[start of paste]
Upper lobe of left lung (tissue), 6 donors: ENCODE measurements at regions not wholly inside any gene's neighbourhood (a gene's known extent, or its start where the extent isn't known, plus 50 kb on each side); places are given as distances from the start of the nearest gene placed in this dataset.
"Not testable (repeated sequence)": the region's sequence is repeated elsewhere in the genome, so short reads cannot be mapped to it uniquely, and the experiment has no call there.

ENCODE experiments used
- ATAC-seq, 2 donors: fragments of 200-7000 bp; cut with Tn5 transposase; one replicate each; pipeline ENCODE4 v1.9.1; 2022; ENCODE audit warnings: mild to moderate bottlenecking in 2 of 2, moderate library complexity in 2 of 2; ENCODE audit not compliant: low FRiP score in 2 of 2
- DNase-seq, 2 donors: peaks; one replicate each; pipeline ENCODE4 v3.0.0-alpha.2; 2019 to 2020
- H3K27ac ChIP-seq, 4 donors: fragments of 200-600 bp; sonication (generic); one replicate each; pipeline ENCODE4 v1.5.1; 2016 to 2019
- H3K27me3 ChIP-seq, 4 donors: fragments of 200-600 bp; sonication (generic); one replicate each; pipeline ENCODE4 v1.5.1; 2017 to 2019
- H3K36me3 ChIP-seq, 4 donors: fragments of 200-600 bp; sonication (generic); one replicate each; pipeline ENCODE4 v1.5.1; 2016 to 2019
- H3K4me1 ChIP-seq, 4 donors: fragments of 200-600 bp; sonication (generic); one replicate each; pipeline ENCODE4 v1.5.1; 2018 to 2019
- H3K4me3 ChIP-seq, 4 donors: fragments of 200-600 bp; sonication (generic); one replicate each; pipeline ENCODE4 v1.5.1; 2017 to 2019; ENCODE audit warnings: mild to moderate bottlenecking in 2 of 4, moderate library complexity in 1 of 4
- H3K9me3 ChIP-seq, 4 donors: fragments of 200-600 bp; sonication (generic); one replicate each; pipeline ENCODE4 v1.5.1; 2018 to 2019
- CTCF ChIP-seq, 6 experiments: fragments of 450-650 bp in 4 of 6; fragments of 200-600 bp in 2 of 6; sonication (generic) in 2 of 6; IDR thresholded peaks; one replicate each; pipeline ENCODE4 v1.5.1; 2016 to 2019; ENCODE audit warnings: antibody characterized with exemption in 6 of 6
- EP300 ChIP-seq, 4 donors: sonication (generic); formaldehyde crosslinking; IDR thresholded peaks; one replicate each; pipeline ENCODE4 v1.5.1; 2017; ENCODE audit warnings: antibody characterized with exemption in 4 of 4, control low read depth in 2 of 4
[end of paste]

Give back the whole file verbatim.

Upper lobe of left lung (tissue), 6 donors: ENCODE measurements at regions not wholly inside any gene's neighbourhood (a gene's known extent, or its start where the extent isn't known, plus 50 kb on each side); places are given as distances from the start of the nearest gene placed in this dataset.
"Not testable (repeated sequence)": the region's sequence is repeated elsewhere in the genome, so short reads cannot be mapped to it uniquely, and the experiment has no call there.

ENCODE experiments used
- ATAC-seq, 2 donors: fragments of 200-7000 bp; cut with Tn5 transposase; one replicate each; pipeline ENCODE4 v1.9.1; 2022; ENCODE audit warnings: mild to moderate bottlenecking in 2 of 2, moderate library complexity in 2 of 2; ENCODE audit not compliant: low FRiP score in 2 of 2
- DNase-seq, 2 donors: peaks; one replicate each; pipeline ENCODE4 v3.0.0-alpha.2; 2019 to 2020
- H3K27ac ChIP-seq, 4 donors: fragments of 200-600 bp; sonication (generic); one replicate each; pipeline ENCODE4 v1.5.1; 2016 to 2019
- H3K27me3 ChIP-seq, 4 donors: fragments of 200-600 bp; sonication (generic); one replicate each; pipeline ENCODE4 v1.5.1; 2017 to 2019
- H3K36me3 ChIP-seq, 4 donors: fragments of 200-600 bp; sonication (generic); one replicate each; pipeline ENCODE4 v1.5.1; 2016 to 2019
- H3K4me1 ChIP-seq, 4 donors: fragments of 200-600 bp; sonication (generic); one replicate each; pipeline ENCODE4 v1.5.1; 2018 to 2019
- H3K4me3 ChIP-seq, 4 donors: fragments of 200-600 bp; sonication (generic); one replicate each; pipeline ENCODE4 v1.5.1; 2017 to 2019; ENCODE audit warnings: mild to moderate bottlenecking in 2 of 4, moderate library complexity in 1 of 4
- H3K9me3 ChIP-seq, 4 donors: fragments of 200-600 bp; sonication (generic); one replicate each; pipeline ENCODE4 v1.5.1; 2018 to 2019
- CTCF ChIP-seq, 6 experiments: fragments of 450-650 bp in 4 of 6; fragments of 200-600 bp in 2 of 6; sonication (generic) in 2 of 6; IDR thresholded peaks; one replicate each; pipeline ENCODE4 v1.5.1; 2016 to 2019; ENCODE audit warnings: antibody characterized with exemption in 6 of 6
- EP300 ChIP-seq, 4 donors: sonication (generic); formaldehyde crosslinking; IDR thresholded peaks; one replicate each; pipeline ENCODE4 v1.5.1; 2017; ENCODE audit warnings: antibody characterized with exemption in 4 of 4, control low read depth in 2 of 4